Thousands of flood-damaged cars expected to flood used car marke - Cincinnati News, Weather, Sports from FOX19 NOW-WXIX

Thousands of flood-damaged cars expected to flood used car market

Hurricane Wilma storm surge in 2005. (Source: Marc Averette) Hurricane Wilma storm surge in 2005. (Source: Marc Averette)

As many as 1 million vehicles were submerged, soiled and spoiled by Hurricane Harvey’s catastrophic floodwaters.

That's twice the number of vehicles destroyed by Hurricane Katrina and Superstorm Sandy combined.

Whenever a major hurricane triggers flooding, thousands of vehicles which have been "totaled" by auto insurers slip out of the impacted area and, in many instances, end up on the used car market, where buyers may be unaware the vehicle has a “salvage title,” or the title has been “washed.”

AAA is warning buyers to have any vehicle closely inspected before you buy.

Signs of water damage may include:

  • waterline under the hood, undercarriage and bumpers
  • mud and debris inside the cabin and trunk
  • signs of rust inside the vehicle
  • fogging inside the headlights and taillights
  • the scent of disinfectants or cleansing agents used to cloak musty smells, mold or mildew
  • carpet or floor mats with traces of wetness
  • signs that the carpets, seats and interiors were recently shampooed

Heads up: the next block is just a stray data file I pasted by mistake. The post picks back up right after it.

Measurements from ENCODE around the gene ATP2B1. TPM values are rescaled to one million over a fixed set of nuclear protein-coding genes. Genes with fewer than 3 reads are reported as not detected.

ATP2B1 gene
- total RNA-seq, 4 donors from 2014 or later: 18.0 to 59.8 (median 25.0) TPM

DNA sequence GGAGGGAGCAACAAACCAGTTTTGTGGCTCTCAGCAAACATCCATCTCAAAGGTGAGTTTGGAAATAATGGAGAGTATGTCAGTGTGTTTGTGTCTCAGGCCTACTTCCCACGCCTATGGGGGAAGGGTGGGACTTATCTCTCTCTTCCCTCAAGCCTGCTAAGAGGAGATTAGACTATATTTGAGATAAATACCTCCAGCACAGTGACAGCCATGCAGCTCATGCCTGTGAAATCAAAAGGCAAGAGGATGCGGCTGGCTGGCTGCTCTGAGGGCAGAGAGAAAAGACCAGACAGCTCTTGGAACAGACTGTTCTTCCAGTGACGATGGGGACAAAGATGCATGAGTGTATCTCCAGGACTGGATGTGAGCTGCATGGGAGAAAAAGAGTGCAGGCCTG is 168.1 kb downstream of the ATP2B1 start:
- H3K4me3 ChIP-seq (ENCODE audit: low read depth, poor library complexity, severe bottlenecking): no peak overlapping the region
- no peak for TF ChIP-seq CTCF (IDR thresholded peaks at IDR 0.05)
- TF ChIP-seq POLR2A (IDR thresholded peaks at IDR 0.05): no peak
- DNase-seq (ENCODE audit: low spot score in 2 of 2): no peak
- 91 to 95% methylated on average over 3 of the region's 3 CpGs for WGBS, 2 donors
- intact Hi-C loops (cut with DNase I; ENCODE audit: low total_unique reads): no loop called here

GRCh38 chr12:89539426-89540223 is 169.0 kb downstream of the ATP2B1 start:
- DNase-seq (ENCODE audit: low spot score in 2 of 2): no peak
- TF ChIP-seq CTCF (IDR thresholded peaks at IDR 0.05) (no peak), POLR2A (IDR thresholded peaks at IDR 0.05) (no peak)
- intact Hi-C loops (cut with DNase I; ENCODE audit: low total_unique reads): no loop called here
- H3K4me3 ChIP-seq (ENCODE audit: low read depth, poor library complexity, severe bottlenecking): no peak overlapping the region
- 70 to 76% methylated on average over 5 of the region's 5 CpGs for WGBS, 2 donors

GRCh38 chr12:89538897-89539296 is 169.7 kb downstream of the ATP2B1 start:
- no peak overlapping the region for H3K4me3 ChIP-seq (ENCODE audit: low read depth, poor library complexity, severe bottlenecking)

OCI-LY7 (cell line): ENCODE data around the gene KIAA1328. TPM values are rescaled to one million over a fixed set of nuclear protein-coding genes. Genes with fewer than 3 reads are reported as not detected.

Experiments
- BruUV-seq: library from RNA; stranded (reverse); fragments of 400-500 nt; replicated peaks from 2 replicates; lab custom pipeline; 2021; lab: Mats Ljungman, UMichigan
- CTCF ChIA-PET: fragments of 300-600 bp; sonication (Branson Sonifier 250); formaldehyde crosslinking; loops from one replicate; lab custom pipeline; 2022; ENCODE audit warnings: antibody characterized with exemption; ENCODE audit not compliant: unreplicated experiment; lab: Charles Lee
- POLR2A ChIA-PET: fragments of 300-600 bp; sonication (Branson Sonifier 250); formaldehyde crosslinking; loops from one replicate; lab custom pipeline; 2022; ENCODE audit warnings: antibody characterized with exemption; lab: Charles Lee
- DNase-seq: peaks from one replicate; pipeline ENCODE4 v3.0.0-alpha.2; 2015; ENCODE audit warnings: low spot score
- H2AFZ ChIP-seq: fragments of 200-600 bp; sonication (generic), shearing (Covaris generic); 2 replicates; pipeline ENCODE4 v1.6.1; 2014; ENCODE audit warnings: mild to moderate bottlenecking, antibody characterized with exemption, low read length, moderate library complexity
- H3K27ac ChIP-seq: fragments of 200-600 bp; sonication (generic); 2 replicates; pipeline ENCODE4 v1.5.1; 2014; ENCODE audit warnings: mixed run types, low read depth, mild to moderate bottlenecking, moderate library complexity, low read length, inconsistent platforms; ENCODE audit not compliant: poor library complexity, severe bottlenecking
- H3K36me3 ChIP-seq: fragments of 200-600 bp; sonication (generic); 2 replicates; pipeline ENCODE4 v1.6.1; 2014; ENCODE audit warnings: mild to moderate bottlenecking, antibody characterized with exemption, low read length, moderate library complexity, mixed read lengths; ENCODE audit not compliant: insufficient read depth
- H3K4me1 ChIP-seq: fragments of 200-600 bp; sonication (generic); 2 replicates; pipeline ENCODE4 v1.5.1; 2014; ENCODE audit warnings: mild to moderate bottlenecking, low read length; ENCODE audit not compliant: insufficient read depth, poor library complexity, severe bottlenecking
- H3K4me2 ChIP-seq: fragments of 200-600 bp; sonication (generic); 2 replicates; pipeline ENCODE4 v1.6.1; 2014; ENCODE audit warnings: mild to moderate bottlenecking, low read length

Before buying, check to see if the vehicle was flooded, using VINCheck at

The trouble is most unsuspecting car buyers don’t know the difference between a salvage title and a flood title, warns the Federal Trade Commission:

A ‘salvage title’ means the car was declared a total loss by an insurance company because of a serious accident or some other problems. A ‘flood title’ means the car has damage from sitting in water deep enough to fill the engine compartment. The title status is part of a vehicle history report.

“Let the buyer beware” is the age-old watchword for consumers to abide by when they find deals too good to be true on used or new vehicles for months to come. Consumers should also be wary of websites that allow car buyers to bid on salvage flood-damaged vehicles.

AAA offers these tips for used car buyers:

  • Obtain a CARFAX Vehicle History Report – This report can potentially reveal if the vehicle has been involved in a flood, major crash, fire, or uncover odometer fraud.
  • Conduct a title search of the vehicle. Check the VIN number at VINCheck.
  • Check the vehicle’s VIN with appropriate government agencies or your state bureau of motor vehicles.
  • Analyze the ownership pattern for any new or late model vehicle with no lien holder.
  • Be careful about purchasing a used vehicle from an individual running a newspaper ad and using a cell phone number. Check for title or registration histories indicating the car was in a flood area.
  • Look for information from a vehicle’s current title, including the vehicle's brand history. “Brands” are descriptive labels regarding the status of a motor vehicle, such as “junk,” “salvage,” and “flood” vehicles.
  • Look for any reports of the vehicle being transferred or sold to an auto recycler, junk yard, or salvage yard. Select a reputable car dealer when buying a used vehicle in the aftermath of disasters.
  • Look for the latest reported odometer readings to detect odometer tampering or fraud.
  • If possible, have your insurer check to determine if the vehicle was previously insured in a flooded area.
  • Trust your instincts. If you don’t like the answers or the deal sounds too good to be true, walk away.

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